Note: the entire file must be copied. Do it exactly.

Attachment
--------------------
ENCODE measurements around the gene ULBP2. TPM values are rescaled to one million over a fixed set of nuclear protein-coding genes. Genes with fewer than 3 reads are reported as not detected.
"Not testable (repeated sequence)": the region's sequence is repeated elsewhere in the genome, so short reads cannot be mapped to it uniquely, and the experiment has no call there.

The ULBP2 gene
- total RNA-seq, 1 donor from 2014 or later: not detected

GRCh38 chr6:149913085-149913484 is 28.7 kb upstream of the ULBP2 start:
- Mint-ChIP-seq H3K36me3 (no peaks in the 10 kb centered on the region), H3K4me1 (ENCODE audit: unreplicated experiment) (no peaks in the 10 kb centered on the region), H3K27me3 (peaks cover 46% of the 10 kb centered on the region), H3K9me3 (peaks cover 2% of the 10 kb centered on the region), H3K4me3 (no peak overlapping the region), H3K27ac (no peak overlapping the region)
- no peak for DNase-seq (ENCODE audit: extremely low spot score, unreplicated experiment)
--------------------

ENCODE measurements around the gene ULBP2. TPM values are rescaled to one million over a fixed set of nuclear protein-coding genes. Genes with fewer than 3 reads are reported as not detected.
"Not testable (repeated sequence)": the region's sequence is repeated elsewhere in the genome, so short reads cannot be mapped to it uniquely, and the experiment has no call there.

The ULBP2 gene
- total RNA-seq, 1 donor from 2014 or later: not detected

GRCh38 chr6:149913085-149913484 is 28.7 kb upstream of the ULBP2 start:
- Mint-ChIP-seq H3K36me3 (no peaks in the 10 kb centered on the region), H3K4me1 (ENCODE audit: unreplicated experiment) (no peaks in the 10 kb centered on the region), H3K27me3 (peaks cover 46% of the 10 kb centered on the region), H3K9me3 (peaks cover 2% of the 10 kb centered on the region), H3K4me3 (no peak overlapping the region), H3K27ac (no peak overlapping the region)
- no peak for DNase-seq (ENCODE audit: extremely low spot score, unreplicated experiment)